Flu Shots Offered on Campus

Caitlin Meehan, Reporter

October includes Halloween, trick-or-treating – and the start of flu season, but students can get low-cost vaccines at the Health and Wellness Center.

Anita Yurek, Resident Nurse, said the shots cost $20 each.

The flu is a contagious respiratory illness caused by influenza viruses. It can cause mild to severe illness that can result in hospitalization or death.

“If you get the flu you can’t go to class or do your homework, you’ll feel so weak,” said Yurek.

Yurek emphasized the severity of the flu. “Influenza is not a regular cold or a stomach virus we all get.  It’s worse. You’re not going to be able to move. It’s that bad.”

She added that everyone is susceptible to the virus.

“Although the people at highest risk are children, elderly, and people with weakened immune systems, everyone can get it.”

That means that many people will get it – and when they do, they won’t mistake it for a cold.

“Influenza is what you get vaccinated for. People think that a cold or any sickness is the flu, and say they had the flu,” said Yurek.

Flu symptoms include sore throat, cough, muscle aches, fatigue, headache, fever, chills, and runny or stuffy nose.

Glazen Celerio, freshman occupational therapy major, said the Health Center’s vaccines are convenient.

“The school offering flu shots is great for people who can’t go out and get flu shots on their own. The fact that it’s here on campus and available is great because people are lazy and that $20 is a fair price for because they don’t take insurance.”

Cael Evens, senior physical therapy major,  said the cash is worth it. “Being on campus and around other students, it’s extremely convenient even if you have to pay a small fee.”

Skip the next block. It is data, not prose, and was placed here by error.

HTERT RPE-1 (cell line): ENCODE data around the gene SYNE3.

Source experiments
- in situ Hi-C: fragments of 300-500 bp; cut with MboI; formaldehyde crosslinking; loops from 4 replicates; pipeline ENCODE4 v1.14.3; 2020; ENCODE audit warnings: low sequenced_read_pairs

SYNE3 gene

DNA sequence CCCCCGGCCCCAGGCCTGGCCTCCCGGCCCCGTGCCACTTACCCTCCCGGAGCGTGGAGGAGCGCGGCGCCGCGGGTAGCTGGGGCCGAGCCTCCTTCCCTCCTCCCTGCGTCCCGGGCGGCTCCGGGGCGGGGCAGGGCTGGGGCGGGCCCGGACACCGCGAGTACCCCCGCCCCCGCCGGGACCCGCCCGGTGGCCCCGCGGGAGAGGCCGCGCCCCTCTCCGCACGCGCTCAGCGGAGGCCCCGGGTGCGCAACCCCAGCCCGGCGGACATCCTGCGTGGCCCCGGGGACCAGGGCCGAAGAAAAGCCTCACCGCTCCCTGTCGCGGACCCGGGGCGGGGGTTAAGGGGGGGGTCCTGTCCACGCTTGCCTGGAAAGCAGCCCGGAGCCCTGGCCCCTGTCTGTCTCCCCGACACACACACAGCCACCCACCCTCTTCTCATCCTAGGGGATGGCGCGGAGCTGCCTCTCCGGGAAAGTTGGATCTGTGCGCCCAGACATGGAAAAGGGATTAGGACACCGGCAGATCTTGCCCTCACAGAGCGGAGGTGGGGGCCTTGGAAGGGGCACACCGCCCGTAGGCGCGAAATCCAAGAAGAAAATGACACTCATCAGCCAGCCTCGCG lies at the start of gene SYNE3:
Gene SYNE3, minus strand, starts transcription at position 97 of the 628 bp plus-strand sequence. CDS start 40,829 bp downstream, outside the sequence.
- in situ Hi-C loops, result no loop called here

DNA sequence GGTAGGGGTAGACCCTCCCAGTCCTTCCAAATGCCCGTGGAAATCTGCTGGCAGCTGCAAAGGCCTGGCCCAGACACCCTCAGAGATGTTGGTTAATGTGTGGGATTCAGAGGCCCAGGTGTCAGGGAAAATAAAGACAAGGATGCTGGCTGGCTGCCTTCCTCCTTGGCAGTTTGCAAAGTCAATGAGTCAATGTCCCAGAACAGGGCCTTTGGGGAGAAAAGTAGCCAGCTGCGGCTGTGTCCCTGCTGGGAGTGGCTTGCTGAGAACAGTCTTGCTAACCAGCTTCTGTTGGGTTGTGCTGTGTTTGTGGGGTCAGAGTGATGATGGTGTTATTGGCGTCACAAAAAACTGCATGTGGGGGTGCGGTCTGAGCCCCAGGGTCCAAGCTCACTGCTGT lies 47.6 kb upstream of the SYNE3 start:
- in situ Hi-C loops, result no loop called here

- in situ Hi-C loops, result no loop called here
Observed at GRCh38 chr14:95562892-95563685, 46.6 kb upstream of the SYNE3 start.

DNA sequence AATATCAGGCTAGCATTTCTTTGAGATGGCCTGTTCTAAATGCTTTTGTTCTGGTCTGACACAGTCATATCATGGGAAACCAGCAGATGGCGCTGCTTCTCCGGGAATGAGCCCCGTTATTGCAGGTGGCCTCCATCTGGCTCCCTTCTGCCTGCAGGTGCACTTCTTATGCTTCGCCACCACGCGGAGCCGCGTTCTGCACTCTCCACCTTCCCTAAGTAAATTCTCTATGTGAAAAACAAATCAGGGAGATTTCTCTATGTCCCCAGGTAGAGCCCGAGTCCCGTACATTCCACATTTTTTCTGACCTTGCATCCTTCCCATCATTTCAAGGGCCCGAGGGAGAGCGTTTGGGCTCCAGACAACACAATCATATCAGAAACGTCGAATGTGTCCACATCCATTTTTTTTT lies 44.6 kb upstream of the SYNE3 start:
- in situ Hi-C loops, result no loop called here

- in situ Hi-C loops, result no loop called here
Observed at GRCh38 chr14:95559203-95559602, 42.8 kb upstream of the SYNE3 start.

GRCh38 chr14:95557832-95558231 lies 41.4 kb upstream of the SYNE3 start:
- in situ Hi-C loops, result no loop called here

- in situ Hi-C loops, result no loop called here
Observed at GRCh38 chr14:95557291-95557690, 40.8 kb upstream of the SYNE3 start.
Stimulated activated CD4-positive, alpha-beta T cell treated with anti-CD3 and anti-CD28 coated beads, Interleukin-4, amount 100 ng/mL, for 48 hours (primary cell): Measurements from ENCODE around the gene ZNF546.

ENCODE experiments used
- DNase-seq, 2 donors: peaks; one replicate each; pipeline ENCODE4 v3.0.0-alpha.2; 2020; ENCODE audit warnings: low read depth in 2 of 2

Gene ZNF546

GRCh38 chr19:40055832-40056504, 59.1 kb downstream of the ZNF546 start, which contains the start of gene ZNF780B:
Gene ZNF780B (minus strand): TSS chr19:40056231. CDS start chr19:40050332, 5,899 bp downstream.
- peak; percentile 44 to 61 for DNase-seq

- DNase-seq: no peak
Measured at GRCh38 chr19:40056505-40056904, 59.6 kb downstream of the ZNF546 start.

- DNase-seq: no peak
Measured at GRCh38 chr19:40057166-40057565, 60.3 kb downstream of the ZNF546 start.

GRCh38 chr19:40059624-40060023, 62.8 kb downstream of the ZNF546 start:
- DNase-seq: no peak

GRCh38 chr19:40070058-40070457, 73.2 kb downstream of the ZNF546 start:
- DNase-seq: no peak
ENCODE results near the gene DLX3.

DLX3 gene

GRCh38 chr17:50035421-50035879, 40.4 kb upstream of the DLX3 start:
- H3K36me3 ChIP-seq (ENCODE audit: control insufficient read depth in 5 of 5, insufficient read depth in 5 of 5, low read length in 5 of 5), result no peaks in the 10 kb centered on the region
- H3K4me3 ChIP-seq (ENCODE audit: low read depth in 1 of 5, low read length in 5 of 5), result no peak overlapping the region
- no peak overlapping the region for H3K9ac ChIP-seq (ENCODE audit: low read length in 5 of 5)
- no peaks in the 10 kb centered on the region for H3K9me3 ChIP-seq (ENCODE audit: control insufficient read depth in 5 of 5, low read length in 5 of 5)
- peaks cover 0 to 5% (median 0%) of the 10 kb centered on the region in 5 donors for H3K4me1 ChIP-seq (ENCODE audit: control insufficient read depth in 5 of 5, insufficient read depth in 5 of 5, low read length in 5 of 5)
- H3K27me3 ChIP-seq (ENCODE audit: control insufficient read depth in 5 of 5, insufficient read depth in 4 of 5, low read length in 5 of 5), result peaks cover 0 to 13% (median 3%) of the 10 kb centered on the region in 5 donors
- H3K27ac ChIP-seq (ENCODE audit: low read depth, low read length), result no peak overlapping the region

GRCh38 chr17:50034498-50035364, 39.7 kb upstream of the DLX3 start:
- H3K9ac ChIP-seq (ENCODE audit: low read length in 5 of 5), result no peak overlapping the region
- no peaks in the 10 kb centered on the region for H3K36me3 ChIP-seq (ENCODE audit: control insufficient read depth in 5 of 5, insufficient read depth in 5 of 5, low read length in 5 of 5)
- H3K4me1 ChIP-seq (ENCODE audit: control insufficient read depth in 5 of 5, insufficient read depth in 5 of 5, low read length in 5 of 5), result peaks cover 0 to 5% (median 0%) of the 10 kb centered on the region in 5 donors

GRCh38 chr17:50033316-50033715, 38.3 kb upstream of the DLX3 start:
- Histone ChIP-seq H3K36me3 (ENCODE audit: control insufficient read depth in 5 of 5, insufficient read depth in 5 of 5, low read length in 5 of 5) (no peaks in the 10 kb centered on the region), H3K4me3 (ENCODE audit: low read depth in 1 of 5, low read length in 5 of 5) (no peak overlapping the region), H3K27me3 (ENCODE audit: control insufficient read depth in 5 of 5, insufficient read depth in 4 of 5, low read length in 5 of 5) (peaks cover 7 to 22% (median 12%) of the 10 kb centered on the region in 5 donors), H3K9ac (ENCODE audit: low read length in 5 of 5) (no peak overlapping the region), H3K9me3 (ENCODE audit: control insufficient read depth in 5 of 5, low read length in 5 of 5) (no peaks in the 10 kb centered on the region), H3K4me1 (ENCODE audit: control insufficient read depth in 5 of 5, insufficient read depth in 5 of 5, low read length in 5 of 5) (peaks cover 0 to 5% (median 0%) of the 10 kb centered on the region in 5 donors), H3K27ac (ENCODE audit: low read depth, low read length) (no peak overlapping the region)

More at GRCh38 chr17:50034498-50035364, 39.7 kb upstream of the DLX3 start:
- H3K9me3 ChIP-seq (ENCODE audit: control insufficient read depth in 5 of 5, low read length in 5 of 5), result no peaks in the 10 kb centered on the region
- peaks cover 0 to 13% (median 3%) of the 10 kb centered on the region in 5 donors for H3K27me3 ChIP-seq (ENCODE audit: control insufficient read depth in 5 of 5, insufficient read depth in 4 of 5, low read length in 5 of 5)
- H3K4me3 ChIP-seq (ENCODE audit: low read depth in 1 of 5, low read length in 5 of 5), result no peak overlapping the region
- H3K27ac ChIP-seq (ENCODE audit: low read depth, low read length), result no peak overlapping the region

Yurek recommends getting a flu shot no matter where it is administered.   She said the illness can spread very quickly.

Commercials on television for vaccines at pharmacies and big box stores may not always be the deal students might think they are.  “Insurance and identification cards are required in order to avoid insurance fraud.  Visiting your doctor to get a flu shot is always an option to get vaccinated,” said Yurek.

Matt Corbett, freshman nursing major, said she is a little  hesitant to get the vaccination.  “I’d like to see how other react before I get it. I like to know what’s going into my body before I put it in.”

Aside from general nerves, some people avoid the vaccination because they believe it causes illness.   That is a myth, Yurek said. She explained that the vaccine contains inactive or dead virus, and it takes two weeks for protection to develop, and people can always become infected during that waiting period.

“If you get sick after having the flu shot, you most likely were already sick and just didn’t have the symptoms yet.”

Protection provided by the vaccination lasts from several months to a year.

Yurek said there are many other preventive measures students can take, including avoiding people who are sick and anyone who has flu-like symptoms.  Proper hygiene is also important.

“Hand washing is so huge. Hand sanitizer is good for when you’re out an about, but it is nothing like hot water, soap, and friction of washing hands. It is one of the best ways to protect yourself along with do not touch anything that a sick person might have touched and  then touch your eyes, mouth, or face,” said Yurek.

Symptoms of the flu are typically treated systematically. Tylenol, Ibuprofen and aspirin can reduce fever and body aches. Cough pills and decongestants will make you feel better, but they will not make you get better faster.

Yurek advises getting plenty of rest and drinking clear fluids like water, broth, or sports drinks to keep hydrated.

She also advises students to stay home for 24 hours after the fever has broken without the use of medication and to notify the Health Center upon  return to campus  and before returning to class. She can be contacted at 6276.

According to a USA Today, although the flu kills more than 30,000 people a year in the United States and less than half of Americans ever get vaccinated.

For more information about the flu shot, go to the Heath and Wellness Center or visit the Central for Disease and Prevention website. For more information about the 2014-2015 flu season and contents of the shot, visit www.cdc.gov/flu

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